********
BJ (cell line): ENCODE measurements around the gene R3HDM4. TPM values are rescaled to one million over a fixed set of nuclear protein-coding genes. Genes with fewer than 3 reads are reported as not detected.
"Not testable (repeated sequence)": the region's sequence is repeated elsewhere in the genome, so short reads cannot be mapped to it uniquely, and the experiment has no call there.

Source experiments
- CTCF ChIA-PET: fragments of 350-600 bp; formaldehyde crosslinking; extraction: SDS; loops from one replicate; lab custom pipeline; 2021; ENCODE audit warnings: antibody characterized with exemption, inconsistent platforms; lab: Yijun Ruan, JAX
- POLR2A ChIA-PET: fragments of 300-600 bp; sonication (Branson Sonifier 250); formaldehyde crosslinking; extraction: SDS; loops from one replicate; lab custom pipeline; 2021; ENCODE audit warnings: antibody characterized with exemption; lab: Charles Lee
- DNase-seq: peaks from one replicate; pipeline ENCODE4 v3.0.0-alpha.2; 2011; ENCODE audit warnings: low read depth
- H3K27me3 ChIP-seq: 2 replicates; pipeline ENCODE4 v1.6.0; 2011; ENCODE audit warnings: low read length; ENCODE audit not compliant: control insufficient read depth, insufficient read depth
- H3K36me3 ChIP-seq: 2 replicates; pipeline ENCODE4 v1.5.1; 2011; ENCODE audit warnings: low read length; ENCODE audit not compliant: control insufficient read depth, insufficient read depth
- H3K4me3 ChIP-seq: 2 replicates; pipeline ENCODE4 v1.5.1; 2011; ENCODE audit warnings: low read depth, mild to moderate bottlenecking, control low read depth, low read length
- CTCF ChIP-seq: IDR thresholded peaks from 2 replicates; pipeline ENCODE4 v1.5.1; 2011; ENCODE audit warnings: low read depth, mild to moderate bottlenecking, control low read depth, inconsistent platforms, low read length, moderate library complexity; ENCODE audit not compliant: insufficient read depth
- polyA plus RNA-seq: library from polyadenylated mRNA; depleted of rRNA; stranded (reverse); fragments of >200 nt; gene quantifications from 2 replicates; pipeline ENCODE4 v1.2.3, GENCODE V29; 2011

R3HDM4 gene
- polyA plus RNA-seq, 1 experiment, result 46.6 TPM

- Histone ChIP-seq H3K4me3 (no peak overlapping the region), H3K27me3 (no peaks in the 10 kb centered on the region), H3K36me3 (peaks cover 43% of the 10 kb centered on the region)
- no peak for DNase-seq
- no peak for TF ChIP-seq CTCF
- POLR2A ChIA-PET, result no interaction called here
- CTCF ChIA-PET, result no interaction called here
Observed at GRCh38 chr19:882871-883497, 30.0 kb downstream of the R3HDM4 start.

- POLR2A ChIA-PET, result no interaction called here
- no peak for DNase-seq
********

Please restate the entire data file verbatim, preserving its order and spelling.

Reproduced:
BJ (cell line): ENCODE measurements around the gene R3HDM4. TPM values are rescaled to one million over a fixed set of nuclear protein-coding genes. Genes with fewer than 3 reads are reported as not detected.
"Not testable (repeated sequence)": the region's sequence is repeated elsewhere in the genome, so short reads cannot be mapped to it uniquely, and the experiment has no call there.

Source experiments
- CTCF ChIA-PET: fragments of 350-600 bp; formaldehyde crosslinking; extraction: SDS; loops from one replicate; lab custom pipeline; 2021; ENCODE audit warnings: antibody characterized with exemption, inconsistent platforms; lab: Yijun Ruan, JAX
- POLR2A ChIA-PET: fragments of 300-600 bp; sonication (Branson Sonifier 250); formaldehyde crosslinking; extraction: SDS; loops from one replicate; lab custom pipeline; 2021; ENCODE audit warnings: antibody characterized with exemption; lab: Charles Lee
- DNase-seq: peaks from one replicate; pipeline ENCODE4 v3.0.0-alpha.2; 2011; ENCODE audit warnings: low read depth
- H3K27me3 ChIP-seq: 2 replicates; pipeline ENCODE4 v1.6.0; 2011; ENCODE audit warnings: low read length; ENCODE audit not compliant: control insufficient read depth, insufficient read depth
- H3K36me3 ChIP-seq: 2 replicates; pipeline ENCODE4 v1.5.1; 2011; ENCODE audit warnings: low read length; ENCODE audit not compliant: control insufficient read depth, insufficient read depth
- H3K4me3 ChIP-seq: 2 replicates; pipeline ENCODE4 v1.5.1; 2011; ENCODE audit warnings: low read depth, mild to moderate bottlenecking, control low read depth, low read length
- CTCF ChIP-seq: IDR thresholded peaks from 2 replicates; pipeline ENCODE4 v1.5.1; 2011; ENCODE audit warnings: low read depth, mild to moderate bottlenecking, control low read depth, inconsistent platforms, low read length, moderate library complexity; ENCODE audit not compliant: insufficient read depth
- polyA plus RNA-seq: library from polyadenylated mRNA; depleted of rRNA; stranded (reverse); fragments of >200 nt; gene quantifications from 2 replicates; pipeline ENCODE4 v1.2.3, GENCODE V29; 2011

R3HDM4 gene
- polyA plus RNA-seq, 1 experiment, result 46.6 TPM

- Histone ChIP-seq H3K4me3 (no peak overlapping the region), H3K27me3 (no peaks in the 10 kb centered on the region), H3K36me3 (peaks cover 43% of the 10 kb centered on the region)
- no peak for DNase-seq
- no peak for TF ChIP-seq CTCF
- POLR2A ChIA-PET, result no interaction called here
- CTCF ChIA-PET, result no interaction called here
Observed at GRCh38 chr19:882871-883497, 30.0 kb downstream of the R3HDM4 start.

- POLR2A ChIA-PET, result no interaction called here
- no peak for DNase-seq